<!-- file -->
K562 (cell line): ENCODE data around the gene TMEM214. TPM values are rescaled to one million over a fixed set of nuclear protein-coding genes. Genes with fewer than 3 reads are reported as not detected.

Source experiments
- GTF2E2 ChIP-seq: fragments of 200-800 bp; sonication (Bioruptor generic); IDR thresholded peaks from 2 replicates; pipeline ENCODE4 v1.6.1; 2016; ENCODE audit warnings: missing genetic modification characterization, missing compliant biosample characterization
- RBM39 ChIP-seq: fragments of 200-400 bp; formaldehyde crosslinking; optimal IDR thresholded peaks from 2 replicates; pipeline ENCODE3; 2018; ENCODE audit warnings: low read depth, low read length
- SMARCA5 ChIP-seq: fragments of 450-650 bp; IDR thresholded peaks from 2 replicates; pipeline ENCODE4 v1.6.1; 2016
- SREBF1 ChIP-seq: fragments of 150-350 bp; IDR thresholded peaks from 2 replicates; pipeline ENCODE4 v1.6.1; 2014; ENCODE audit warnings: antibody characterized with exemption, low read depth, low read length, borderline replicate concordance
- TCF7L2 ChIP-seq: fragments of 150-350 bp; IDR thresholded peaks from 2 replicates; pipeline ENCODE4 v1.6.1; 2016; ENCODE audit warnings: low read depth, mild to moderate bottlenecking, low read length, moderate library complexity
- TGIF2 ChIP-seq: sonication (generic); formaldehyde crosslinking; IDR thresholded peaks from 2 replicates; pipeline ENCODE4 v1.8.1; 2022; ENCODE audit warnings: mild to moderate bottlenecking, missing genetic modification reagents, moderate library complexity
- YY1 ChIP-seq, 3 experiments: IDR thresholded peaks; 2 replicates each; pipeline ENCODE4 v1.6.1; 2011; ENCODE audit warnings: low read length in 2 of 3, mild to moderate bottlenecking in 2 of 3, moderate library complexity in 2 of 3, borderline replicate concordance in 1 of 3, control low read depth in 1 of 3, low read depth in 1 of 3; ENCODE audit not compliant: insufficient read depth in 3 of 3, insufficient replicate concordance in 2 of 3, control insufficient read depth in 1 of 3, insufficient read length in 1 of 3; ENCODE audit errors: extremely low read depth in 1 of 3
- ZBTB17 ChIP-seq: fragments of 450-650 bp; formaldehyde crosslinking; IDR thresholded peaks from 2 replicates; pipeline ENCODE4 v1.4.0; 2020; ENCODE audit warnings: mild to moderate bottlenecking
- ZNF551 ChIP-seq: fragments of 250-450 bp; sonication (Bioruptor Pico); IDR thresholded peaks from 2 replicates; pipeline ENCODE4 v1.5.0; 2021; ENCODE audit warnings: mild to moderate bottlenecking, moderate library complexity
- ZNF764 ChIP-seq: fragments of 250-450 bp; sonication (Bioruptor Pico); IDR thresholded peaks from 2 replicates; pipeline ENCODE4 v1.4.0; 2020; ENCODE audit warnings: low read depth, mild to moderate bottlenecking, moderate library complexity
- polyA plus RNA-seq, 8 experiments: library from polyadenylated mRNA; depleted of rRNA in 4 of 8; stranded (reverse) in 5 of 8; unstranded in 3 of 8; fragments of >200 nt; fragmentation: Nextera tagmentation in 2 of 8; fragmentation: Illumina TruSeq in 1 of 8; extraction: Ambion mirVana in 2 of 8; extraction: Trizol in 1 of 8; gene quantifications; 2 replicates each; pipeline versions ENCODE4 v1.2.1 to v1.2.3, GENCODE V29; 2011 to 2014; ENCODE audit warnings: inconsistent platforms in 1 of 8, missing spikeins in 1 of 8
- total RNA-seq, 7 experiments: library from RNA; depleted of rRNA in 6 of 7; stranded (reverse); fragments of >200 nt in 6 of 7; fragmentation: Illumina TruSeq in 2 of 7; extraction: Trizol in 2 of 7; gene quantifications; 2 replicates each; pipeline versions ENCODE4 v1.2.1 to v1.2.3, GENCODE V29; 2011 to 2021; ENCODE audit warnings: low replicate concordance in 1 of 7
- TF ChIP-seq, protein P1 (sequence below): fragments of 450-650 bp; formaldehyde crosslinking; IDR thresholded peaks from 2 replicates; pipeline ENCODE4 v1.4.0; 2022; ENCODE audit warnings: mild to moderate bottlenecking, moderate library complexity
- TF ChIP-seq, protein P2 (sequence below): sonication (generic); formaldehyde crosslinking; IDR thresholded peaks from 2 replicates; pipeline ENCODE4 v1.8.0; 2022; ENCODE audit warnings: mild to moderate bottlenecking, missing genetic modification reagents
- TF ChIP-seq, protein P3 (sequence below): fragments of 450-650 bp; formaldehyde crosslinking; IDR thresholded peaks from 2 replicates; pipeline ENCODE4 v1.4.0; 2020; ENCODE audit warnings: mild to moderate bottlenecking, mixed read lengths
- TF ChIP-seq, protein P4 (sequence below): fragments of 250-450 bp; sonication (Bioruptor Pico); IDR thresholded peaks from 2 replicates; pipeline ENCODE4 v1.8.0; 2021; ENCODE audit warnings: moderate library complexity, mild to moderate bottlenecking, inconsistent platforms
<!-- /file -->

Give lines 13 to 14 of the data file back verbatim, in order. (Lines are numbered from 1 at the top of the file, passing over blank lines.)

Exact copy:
- polyA plus RNA-seq, 8 experiments: library from polyadenylated mRNA; depleted of rRNA in 4 of 8; stranded (reverse) in 5 of 8; unstranded in 3 of 8; fragments of >200 nt; fragmentation: Nextera tagmentation in 2 of 8; fragmentation: Illumina TruSeq in 1 of 8; extraction: Ambion mirVana in 2 of 8; extraction: Trizol in 1 of 8; gene quantifications; 2 replicates each; pipeline versions ENCODE4 v1.2.1 to v1.2.3, GENCODE V29; 2011 to 2014; ENCODE audit warnings: inconsistent platforms in 1 of 8, missing spikeins in 1 of 8
- total RNA-seq, 7 experiments: library from RNA; depleted of rRNA in 6 of 7; stranded (reverse); fragments of >200 nt in 6 of 7; fragmentation: Illumina TruSeq in 2 of 7; extraction: Trizol in 2 of 7; gene quantifications; 2 replicates each; pipeline versions ENCODE4 v1.2.1 to v1.2.3, GENCODE V29; 2011 to 2021; ENCODE audit warnings: low replicate concordance in 1 of 7